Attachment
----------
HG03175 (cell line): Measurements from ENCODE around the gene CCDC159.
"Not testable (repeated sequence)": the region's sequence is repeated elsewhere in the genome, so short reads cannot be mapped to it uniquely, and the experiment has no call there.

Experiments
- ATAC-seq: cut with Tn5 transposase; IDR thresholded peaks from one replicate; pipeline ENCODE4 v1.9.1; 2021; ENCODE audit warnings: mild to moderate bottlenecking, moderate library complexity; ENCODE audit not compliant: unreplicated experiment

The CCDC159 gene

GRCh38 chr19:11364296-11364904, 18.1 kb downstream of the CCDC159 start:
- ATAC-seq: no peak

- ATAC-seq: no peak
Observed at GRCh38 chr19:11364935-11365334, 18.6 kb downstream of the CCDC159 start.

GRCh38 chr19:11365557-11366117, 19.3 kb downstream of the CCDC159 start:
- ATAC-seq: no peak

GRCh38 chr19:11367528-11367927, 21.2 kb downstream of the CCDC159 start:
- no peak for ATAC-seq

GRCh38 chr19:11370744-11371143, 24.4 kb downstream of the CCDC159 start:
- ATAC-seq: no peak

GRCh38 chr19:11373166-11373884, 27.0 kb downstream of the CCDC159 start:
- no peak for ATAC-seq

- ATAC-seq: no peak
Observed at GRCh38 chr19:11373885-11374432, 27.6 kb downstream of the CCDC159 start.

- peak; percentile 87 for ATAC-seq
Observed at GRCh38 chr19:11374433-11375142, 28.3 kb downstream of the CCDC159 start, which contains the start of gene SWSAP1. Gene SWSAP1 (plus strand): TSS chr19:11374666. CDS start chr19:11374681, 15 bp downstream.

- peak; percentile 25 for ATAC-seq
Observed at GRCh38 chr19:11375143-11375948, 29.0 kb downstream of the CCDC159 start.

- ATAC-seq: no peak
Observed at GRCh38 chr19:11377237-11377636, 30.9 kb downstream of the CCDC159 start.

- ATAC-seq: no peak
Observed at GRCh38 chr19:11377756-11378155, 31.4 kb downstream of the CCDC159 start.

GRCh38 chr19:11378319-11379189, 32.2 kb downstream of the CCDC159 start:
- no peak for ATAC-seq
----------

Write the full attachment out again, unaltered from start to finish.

HG03175 (cell line): Measurements from ENCODE around the gene CCDC159.
"Not testable (repeated sequence)": the region's sequence is repeated elsewhere in the genome, so short reads cannot be mapped to it uniquely, and the experiment has no call there.

Experiments
- ATAC-seq: cut with Tn5 transposase; IDR thresholded peaks from one replicate; pipeline ENCODE4 v1.9.1; 2021; ENCODE audit warnings: mild to moderate bottlenecking, moderate library complexity; ENCODE audit not compliant: unreplicated experiment

The CCDC159 gene

GRCh38 chr19:11364296-11364904, 18.1 kb downstream of the CCDC159 start:
- ATAC-seq: no peak

- ATAC-seq: no peak
Observed at GRCh38 chr19:11364935-11365334, 18.6 kb downstream of the CCDC159 start.

GRCh38 chr19:11365557-11366117, 19.3 kb downstream of the CCDC159 start:
- ATAC-seq: no peak

GRCh38 chr19:11367528-11367927, 21.2 kb downstream of the CCDC159 start:
- no peak for ATAC-seq

GRCh38 chr19:11370744-11371143, 24.4 kb downstream of the CCDC159 start:
- ATAC-seq: no peak

GRCh38 chr19:11373166-11373884, 27.0 kb downstream of the CCDC159 start:
- no peak for ATAC-seq

- ATAC-seq: no peak
Observed at GRCh38 chr19:11373885-11374432, 27.6 kb downstream of the CCDC159 start.

- peak; percentile 87 for ATAC-seq
Observed at GRCh38 chr19:11374433-11375142, 28.3 kb downstream of the CCDC159 start, which contains the start of gene SWSAP1. Gene SWSAP1 (plus strand): TSS chr19:11374666. CDS start chr19:11374681, 15 bp downstream.

- peak; percentile 25 for ATAC-seq
Observed at GRCh38 chr19:11375143-11375948, 29.0 kb downstream of the CCDC159 start.

- ATAC-seq: no peak
Observed at GRCh38 chr19:11377237-11377636, 30.9 kb downstream of the CCDC159 start.

- ATAC-seq: no peak
Observed at GRCh38 chr19:11377756-11378155, 31.4 kb downstream of the CCDC159 start.

GRCh38 chr19:11378319-11379189, 32.2 kb downstream of the CCDC159 start:
- no peak for ATAC-seq